(Title translation: May la Guadalupana continue to live on)
In honor of the feast of Our Lady of Guadalupe, la morenita del Tepeyac, I wanted to share a reflection I wrote 3 years ago that continues to speak to me today…may it provide new insights as it did for me today. ¡Que viva la Guadalupana!
As a person with both indigenous and Spanish roots, my encounter with Lupita, this dark haired and brown skinned woman, has been transformative, healing, and wholizing as it was the first time that the divine manifested herself in an image that was and is like me.
Through the story of La Guadalupana, honor and affirmation have been brought to my raices and my lucha. She appears as a marginalized person—she appears as one of the people. For a long time I struggled with the story of Juan Diego and La Virgen de Guadalupe due to the idea that its only importance in history was the conversion of the indigenous people—a belief system brought and imposed by the Spanish and other Europeans. However, as I grappled with the image, the story, its place in history, its place in my faith journey, I came to understand that what happened in Mejico more than 500 years ago was a moment in which the sacred, the mysterious, the divine came near—a moment in which G-d revealed G-dself in a way that Juan Diego and later myself could understand, embrace, and identify with. On that day, my messiness, my identity, who I am as a person who lives a lucha beyond the norm, was also lifted up.
Not only is the tilma on which the image of Mary is preserved and revered an important part of the story, but also the messenger Juan Diego, a simple indigenous farmer on an errand early in the morning, who was chosen to share a prophetic message to the church and to the world: G-d is with us in the struggle. He, like La Guadalupana herself, is a reminder that the call to holiness is not limited to any one group but is an invitation and challenge open to all people, period.
La Virgen is a source of hope and healing in a world that is divided by ethnic, religious, racial, and genderized “us vs them.” She is a reminder that the divine belongs to all people of all colors, sizes, genders, races, belief systems. The story we commemorate today lifts up women and all those on the margin. By remembering Guadalupe, we also re-member the dignity and worth of all people on the fringes of church and society.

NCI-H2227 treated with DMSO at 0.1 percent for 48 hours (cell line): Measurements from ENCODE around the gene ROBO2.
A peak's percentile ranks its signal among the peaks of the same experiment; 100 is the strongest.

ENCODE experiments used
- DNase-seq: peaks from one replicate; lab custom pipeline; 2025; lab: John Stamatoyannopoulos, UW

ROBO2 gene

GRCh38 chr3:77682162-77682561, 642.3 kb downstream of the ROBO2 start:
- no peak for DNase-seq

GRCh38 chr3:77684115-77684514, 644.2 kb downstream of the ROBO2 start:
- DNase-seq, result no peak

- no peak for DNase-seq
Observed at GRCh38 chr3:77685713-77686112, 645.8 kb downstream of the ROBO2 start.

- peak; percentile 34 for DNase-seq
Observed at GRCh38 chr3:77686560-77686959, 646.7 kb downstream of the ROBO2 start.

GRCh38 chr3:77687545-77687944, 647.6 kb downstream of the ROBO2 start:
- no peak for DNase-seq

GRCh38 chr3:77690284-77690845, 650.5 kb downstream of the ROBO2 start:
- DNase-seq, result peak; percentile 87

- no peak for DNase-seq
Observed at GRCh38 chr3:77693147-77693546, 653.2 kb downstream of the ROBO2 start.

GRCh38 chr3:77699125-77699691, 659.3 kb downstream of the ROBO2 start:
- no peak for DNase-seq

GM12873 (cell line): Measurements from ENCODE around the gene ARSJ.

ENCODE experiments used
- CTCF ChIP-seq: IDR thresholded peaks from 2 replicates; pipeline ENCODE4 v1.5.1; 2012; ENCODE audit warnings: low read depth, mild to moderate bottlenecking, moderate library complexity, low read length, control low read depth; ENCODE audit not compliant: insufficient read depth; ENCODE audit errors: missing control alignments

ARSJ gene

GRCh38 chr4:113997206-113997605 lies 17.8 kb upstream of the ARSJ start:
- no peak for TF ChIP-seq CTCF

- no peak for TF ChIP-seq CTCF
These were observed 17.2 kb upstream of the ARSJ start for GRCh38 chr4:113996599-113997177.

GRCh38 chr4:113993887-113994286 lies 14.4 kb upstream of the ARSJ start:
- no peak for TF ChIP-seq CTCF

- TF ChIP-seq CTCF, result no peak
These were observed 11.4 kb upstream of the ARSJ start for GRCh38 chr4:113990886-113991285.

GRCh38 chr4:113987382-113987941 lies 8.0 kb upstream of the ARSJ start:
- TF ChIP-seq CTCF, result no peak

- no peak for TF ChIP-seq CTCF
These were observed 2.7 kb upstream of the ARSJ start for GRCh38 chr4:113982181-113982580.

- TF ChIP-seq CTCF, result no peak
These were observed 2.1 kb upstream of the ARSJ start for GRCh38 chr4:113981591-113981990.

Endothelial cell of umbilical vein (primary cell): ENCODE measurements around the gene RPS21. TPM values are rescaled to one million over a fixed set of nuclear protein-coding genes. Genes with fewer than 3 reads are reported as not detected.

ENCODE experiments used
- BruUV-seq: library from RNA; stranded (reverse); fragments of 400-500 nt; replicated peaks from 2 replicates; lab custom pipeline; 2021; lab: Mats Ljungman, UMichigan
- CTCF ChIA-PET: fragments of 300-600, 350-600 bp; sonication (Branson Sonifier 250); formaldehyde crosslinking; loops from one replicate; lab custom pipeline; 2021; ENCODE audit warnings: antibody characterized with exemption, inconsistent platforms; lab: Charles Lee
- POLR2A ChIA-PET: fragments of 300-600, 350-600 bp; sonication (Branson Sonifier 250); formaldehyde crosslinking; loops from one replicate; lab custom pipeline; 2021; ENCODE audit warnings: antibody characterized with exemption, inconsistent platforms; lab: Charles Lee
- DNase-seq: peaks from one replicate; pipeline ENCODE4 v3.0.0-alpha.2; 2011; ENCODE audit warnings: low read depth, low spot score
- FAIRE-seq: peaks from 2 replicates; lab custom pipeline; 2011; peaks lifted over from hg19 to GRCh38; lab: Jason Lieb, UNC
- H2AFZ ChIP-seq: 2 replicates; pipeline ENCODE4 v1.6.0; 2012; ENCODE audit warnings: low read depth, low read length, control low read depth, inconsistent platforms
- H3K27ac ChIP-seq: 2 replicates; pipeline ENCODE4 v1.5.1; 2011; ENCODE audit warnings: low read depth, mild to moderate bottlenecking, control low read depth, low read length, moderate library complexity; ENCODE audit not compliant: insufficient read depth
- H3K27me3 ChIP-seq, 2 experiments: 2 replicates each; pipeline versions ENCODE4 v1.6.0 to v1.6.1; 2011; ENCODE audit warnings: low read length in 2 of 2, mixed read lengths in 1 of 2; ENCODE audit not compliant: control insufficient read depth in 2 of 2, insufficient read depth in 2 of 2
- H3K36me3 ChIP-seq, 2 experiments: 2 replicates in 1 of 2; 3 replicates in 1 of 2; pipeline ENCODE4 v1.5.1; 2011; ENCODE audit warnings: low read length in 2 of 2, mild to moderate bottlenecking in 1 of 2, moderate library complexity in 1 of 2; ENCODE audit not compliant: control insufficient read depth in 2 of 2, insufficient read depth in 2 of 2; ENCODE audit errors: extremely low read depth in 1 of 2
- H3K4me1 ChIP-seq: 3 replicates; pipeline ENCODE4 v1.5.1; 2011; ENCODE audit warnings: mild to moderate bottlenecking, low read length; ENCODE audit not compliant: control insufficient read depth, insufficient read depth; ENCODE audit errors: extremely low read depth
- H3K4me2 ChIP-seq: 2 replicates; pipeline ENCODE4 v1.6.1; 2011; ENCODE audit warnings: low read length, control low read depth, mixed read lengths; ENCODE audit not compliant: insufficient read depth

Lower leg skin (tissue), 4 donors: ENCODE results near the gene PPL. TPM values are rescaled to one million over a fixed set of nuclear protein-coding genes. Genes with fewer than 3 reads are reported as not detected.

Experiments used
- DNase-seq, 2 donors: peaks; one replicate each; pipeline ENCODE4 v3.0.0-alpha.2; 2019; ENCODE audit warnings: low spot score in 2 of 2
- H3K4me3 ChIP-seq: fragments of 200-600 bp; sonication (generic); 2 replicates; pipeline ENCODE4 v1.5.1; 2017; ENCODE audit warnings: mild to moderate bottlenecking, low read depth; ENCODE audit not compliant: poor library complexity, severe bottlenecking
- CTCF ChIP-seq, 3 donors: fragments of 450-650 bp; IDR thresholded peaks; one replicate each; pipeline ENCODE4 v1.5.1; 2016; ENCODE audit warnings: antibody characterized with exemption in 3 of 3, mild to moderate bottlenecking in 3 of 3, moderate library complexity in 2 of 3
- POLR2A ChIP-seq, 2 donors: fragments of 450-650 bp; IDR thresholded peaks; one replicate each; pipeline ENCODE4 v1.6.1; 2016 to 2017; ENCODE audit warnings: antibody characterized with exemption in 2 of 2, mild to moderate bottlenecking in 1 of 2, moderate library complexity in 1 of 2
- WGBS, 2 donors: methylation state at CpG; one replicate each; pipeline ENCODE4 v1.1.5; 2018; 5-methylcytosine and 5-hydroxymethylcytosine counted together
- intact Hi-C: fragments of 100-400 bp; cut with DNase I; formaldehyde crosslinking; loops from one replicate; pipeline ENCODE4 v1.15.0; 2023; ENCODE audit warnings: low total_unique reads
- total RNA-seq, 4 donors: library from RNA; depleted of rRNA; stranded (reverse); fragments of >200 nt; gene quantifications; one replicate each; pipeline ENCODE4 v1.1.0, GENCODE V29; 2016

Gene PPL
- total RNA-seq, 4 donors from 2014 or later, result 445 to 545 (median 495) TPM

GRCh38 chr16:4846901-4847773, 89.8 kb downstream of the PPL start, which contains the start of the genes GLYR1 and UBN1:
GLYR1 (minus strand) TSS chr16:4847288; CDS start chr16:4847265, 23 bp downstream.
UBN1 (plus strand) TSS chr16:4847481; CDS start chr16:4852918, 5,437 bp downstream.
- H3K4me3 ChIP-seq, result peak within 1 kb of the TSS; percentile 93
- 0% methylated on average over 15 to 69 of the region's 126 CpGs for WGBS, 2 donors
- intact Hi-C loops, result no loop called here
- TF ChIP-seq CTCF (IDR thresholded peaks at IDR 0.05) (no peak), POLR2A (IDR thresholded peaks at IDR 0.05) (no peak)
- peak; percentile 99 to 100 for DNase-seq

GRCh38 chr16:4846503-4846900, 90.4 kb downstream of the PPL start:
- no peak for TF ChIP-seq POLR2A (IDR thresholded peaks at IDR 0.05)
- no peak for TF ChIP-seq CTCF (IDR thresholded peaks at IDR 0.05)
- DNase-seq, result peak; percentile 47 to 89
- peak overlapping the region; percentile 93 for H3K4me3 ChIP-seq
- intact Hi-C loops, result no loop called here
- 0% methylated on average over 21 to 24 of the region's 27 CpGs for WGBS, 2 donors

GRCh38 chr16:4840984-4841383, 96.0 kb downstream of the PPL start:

Through this story and image, I came to know un DIOS with many names, faces, and bodies—a G-d of and in la lucha … un DIOS who is different and unico…who is spicy, colorful, quirky, and transcends gender norms…who understands Spanglish, who likes black beans and rice with a fried egg and banana, who can dance salsa and cumbia…who founds joy at widening the circle of familia, who enjoys a good rant about social justice issues, who finds time to laugh and be silly…a G-d who inhabits those in-between spaces of identity and expression.
A prayer for today (from Yale Divinity Latin@ Association’s 2009 Chapel Service honoring La Guadalupana and all women):
Santos DIOS, Bless us as we gather together today to celebrate Mary of Nazareth, the mujer from the barrio. Lift up our hearts today as we remember her manifestation to the indigenous man Juan Diego of Mejico in 1531, and the special relationship she continues to have with the peoples of the Americas. In honoring her, we honor and lift up all women who are in la lucha In this space, we gather to remember profetizas Latina who like Maria de Nazaret took charge of their lives, lived out a daily yes by embracing the messiness of GOD’s unfolding revolutionary plan with all its joy and frustration. In our commemorating of La morenita del Tipeyac, we commemorate the dwelling and expression of GOD in all people, black, brown, red, yellow, white … all colors, ethnicities, cultures, nationalities. United with La Guadalupana and all blessed women in la lucha, Maternally guide our hearts and prayers to live a prophetic life…to give birth to the Divine in our words, deeds, hearts, thoughts, lives, in our lucha. Amen.
The artwork is not my own but gathered through various internet searches attempting to find diverse representations of Our Lady of Guadalupe…many come from chicana artists like Alma Lopez and Yolanda Lopez, some are a little scandalous, some redefine tradition, all of them queery. Each artist infuses into the image a new way of relating to Guadalupe and a new way Guadalupe can relate to us. Enjoy…